The Bonneville Power Administration on Tuesday selected a preferred route for a new high-voltage transmission line that avoids populated residential areas. The selected route runs north of Castle Rock and stretches mostly through Weyerhaeuser Co. and state-owned timberlands in Southwest Washington.
This “central alternative” was one of four routes BPA considered for the 500-kilovolt line, which the agency says is necessary to meet growing regional demand for electricity. The estimated cost is $459 million, a little more than the mid range of the four options, which span from $385 million to $489 million.
Landowners blasted the BPA’s decision, saying the agency ignored their proposals to move the line into even more remote areas farther to the east.
“I think BPA wanted an easy way out. ... But I don’t think they picked the 100 percent best route,” said Terry Constance, a Clark County resident and chairman of Another Way BPA, a citizens’ group that has protested the line.
The preferred route is outlined in a 2,000-page environmental impact study the power marketer released Tuesday. The BPA will take public comment on the transmission line plan through March and make a final decision in 2014. By 2018, the BPA hopes the line will be transmitting power.
BPA officials said the 79-mile central alternative avoids populated areas by cutting through swaths of timberland. The agency said 327 homes are located within 500 feet of the preferred alternative, compared to more than 3,000 along an existing BPA transmission line that runs parallel to Interstate 5.
At the same time, the central alternative avoids some of the most environmentally sensitive areas along the route farthest to the east, BPA officials said.
The proposed route continues south to the border with Clark County, then cuts east across the Lewis River near Merwin Dam. The route then runs mostly through Weyerhaeuser Co. and state-owned timberlands in eastern Clark County before ending at Troutdale, Ore.
“The preferred alternative represents a healthy balance of our accountability to the region, particularly to those who participated in the public process; our responsibility to manage costs for regional ratepayers; our role as responsible environmental stewards and our goal of operating a reliable transmission system,” BPA Administrator Steve Wright said in a written statement.
BPA officials said they have not removed the other three routes from consideration, but they will focus on the central option.
“On balance, this appears to be the best on the table for us,” BPA spokesman Doug Johnson said Tuesday.
The agency received more than 4,000 public comments on the project, an unprecedented amount that has helped delay the report, BPA officials said. BPA officials first informed landowners they were considering building the line in the fall of 2009.
Without the line, the Southwest Washington corridor risks an increasing number of power outages, according to BPA. The agency plans to build new substations at both ends of the line at Castle Rock and Troutdale, Ore.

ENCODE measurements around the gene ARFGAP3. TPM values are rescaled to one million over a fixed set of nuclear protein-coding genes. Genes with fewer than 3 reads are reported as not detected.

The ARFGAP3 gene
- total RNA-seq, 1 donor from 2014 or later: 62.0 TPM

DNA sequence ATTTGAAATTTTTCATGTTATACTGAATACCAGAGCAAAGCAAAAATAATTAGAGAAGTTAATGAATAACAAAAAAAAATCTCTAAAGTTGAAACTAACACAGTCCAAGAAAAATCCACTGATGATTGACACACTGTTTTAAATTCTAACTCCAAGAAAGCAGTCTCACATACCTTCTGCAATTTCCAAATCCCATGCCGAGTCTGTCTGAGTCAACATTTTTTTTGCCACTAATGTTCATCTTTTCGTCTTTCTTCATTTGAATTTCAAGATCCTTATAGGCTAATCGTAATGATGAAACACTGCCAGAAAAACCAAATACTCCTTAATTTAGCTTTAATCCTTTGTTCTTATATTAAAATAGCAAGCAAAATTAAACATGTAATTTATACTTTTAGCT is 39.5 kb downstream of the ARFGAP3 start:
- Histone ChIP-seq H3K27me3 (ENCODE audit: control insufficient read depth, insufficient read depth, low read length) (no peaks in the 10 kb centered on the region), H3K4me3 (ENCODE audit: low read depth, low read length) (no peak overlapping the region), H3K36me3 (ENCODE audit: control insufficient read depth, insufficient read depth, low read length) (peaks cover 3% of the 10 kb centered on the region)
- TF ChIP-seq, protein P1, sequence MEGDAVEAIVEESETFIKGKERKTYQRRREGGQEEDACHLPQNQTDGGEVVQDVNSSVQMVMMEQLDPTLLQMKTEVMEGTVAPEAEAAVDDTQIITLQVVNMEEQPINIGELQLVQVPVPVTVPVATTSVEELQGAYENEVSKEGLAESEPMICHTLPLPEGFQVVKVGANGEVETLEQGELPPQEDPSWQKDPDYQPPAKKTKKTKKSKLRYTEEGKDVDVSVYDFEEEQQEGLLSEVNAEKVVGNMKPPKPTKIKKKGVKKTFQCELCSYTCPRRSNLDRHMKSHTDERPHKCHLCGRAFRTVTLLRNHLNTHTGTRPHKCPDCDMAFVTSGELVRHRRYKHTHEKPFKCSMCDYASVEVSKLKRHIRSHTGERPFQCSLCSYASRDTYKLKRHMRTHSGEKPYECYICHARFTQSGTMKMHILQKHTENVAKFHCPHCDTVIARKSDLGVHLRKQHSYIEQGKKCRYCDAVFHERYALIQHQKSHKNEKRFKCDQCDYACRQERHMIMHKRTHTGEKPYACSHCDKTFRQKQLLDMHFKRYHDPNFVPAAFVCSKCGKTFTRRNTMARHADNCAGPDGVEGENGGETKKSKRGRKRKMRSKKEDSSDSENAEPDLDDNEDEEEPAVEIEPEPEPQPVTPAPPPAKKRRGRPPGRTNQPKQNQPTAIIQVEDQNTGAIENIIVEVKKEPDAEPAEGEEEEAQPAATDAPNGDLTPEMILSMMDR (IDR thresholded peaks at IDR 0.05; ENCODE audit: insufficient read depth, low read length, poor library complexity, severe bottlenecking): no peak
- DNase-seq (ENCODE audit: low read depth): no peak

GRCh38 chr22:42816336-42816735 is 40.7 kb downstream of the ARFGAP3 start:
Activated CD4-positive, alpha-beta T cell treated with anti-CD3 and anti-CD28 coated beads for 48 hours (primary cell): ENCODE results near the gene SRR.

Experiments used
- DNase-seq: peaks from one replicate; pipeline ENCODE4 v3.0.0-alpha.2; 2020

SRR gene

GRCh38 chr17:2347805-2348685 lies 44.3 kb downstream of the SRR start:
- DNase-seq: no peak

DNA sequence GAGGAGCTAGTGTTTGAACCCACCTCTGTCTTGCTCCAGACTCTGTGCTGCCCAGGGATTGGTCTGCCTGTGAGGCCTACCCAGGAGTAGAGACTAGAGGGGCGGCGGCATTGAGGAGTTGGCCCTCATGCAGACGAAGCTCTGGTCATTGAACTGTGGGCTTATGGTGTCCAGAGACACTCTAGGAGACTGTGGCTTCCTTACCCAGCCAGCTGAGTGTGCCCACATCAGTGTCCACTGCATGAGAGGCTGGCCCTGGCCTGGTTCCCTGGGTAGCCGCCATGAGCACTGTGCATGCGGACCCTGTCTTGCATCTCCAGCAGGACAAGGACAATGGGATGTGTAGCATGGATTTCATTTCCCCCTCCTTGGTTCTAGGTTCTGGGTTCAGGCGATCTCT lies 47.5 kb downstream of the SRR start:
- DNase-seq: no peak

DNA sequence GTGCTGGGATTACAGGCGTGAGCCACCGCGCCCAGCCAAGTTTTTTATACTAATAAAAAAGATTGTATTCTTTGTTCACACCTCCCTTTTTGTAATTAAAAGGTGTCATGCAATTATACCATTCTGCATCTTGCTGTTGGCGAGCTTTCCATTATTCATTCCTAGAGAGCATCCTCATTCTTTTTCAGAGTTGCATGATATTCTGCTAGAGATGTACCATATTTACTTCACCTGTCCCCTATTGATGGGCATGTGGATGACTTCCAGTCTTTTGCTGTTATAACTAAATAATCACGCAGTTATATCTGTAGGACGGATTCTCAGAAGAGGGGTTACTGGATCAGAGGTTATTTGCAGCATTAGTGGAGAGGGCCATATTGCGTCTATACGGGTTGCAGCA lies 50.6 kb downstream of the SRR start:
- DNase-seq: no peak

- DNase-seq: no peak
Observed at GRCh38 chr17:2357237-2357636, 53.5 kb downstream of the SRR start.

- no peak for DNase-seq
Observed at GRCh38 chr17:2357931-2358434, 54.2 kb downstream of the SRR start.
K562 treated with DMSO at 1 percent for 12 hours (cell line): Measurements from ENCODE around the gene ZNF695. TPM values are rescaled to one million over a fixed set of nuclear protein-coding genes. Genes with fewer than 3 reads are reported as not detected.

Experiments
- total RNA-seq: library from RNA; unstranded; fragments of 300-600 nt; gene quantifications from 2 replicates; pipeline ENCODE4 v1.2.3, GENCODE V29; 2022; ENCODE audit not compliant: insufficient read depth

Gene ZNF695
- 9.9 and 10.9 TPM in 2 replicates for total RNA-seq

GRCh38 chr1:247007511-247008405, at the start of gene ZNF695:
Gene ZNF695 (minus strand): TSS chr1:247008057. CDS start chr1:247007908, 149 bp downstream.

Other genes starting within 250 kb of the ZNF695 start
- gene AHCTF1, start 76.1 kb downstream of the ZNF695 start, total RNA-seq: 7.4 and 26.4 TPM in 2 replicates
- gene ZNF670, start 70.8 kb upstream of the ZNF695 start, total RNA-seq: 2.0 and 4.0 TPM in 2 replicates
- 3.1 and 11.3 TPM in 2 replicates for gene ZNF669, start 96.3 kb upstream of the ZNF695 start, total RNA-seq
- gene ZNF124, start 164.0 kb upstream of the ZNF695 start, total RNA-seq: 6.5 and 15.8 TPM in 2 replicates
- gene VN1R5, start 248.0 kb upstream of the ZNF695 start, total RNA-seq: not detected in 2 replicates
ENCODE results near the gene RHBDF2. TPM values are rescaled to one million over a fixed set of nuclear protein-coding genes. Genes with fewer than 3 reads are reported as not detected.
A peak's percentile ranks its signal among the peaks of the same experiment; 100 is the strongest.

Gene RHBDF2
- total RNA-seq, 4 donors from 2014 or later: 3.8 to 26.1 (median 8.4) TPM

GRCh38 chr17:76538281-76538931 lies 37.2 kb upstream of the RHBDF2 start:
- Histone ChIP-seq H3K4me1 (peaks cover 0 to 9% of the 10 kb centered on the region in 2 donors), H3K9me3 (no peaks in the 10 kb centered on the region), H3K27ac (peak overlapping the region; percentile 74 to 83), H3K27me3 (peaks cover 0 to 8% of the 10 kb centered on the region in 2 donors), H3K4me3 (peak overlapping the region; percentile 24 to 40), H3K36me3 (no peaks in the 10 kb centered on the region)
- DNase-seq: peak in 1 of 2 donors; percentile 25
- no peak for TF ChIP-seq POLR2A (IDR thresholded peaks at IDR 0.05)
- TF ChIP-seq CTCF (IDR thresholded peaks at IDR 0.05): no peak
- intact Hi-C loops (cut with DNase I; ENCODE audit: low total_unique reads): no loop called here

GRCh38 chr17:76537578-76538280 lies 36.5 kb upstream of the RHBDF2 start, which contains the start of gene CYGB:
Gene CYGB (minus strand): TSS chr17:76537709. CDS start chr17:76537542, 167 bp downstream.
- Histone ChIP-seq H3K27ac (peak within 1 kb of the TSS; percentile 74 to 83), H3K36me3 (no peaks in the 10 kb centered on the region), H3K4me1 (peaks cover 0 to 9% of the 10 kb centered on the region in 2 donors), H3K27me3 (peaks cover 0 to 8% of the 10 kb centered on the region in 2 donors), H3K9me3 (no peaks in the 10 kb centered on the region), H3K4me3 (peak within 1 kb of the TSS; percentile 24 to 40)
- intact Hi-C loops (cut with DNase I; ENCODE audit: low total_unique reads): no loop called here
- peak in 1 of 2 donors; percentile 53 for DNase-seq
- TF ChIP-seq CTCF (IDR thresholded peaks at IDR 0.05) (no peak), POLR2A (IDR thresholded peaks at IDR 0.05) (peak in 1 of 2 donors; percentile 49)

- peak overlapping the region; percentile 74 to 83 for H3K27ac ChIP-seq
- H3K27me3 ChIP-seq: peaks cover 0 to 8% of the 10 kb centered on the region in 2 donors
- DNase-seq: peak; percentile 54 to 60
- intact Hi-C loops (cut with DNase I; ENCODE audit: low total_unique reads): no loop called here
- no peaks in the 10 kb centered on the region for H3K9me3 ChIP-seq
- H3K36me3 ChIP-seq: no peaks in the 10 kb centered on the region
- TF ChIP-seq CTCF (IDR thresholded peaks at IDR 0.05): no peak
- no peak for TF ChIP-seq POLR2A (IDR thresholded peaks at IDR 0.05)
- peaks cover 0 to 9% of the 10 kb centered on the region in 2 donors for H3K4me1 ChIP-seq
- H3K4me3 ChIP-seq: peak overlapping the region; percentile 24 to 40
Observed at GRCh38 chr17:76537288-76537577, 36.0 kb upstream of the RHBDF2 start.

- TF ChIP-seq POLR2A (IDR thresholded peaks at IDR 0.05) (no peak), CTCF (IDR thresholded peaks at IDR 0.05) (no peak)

Hundreds of property owners in Southwest Washington have called for the BPA to build the line in less-populated areas that will affect the fewest number of landowners. Constance of Another Way BPA said the central alternative would run through property belonging to 114 landowners, and that’s too many.
“We won’t accept any impact to people on this project. We still think there are some changes that could be made,” he said.
The BPA had previously rejected two other options in low-populated areas that landowners promoted. One passed west of I-5 mostly through Oregon, and another ran mostly through the forestlands on the eastern edges of Cowlitz and Clark counties.
Weyerhaeuser Co. officials said a high-voltage power line would present “operational challenges” for their St. Helens Tree Farm operations. The company may need change harvesting practices or install a buffer zone around the towers to ensure the safety of workers, Weyerhaeuser spokesman Anthony Chavez said.
“We’re going to be very careful operating around the lines,” he said Tuesday.
Chavez added that Weyerhaeuser officials plan to continue meeting with the BPA to better understand the next steps.
A second landowners’ group, Amboy-based A Better Way for BPA, said the agency should have saved taxpayers millions by building the new line alongside the existing one, which parallels the interstate. BPA rejected that route because it affects the most landowners, the agency said.
“The central alternative was proposed by BPA in the middle of its process, and people affected by this project have had the least amount of time to react and comment,” members of A Better Way for BPA said in a written statement.
The BPA plans to hold six meetings before the end of the year to explain the preferred route. The first meeting will be held from 5 p.m. to 8 p.m. Dec. 4 at Castle Rock Elementary School.
In addition, the agency will hold six public hearings at the beginning of 2013 to take formal testimony on the project. Two will be held in Cowlitz County: 1 p.m. to 5 p.m. Jan. 26 at Mark Morris High School in Longview, and 5 p.m. to 9 p.m. Feb. 4 at Castle Rock Elementary School.